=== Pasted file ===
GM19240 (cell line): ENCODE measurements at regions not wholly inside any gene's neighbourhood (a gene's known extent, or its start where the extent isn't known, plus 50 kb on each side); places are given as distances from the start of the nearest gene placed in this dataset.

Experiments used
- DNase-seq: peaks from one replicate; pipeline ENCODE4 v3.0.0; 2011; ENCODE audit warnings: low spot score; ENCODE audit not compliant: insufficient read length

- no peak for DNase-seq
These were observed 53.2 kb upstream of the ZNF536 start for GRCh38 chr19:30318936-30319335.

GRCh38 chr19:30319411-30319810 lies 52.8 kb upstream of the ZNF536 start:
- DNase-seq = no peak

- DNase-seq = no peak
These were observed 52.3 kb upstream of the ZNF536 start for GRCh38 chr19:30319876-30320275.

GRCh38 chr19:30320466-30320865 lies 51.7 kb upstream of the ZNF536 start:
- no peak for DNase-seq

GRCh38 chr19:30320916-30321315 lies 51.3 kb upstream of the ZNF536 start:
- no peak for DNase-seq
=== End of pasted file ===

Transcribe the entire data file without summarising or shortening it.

GM19240 (cell line): ENCODE measurements at regions not wholly inside any gene's neighbourhood (a gene's known extent, or its start where the extent isn't known, plus 50 kb on each side); places are given as distances from the start of the nearest gene placed in this dataset.

Experiments used
- DNase-seq: peaks from one replicate; pipeline ENCODE4 v3.0.0; 2011; ENCODE audit warnings: low spot score; ENCODE audit not compliant: insufficient read length

- no peak for DNase-seq
These were observed 53.2 kb upstream of the ZNF536 start for GRCh38 chr19:30318936-30319335.

GRCh38 chr19:30319411-30319810 lies 52.8 kb upstream of the ZNF536 start:
- DNase-seq = no peak

- DNase-seq = no peak
These were observed 52.3 kb upstream of the ZNF536 start for GRCh38 chr19:30319876-30320275.

GRCh38 chr19:30320466-30320865 lies 51.7 kb upstream of the ZNF536 start:
- no peak for DNase-seq

GRCh38 chr19:30320916-30321315 lies 51.3 kb upstream of the ZNF536 start:
- no peak for DNase-seq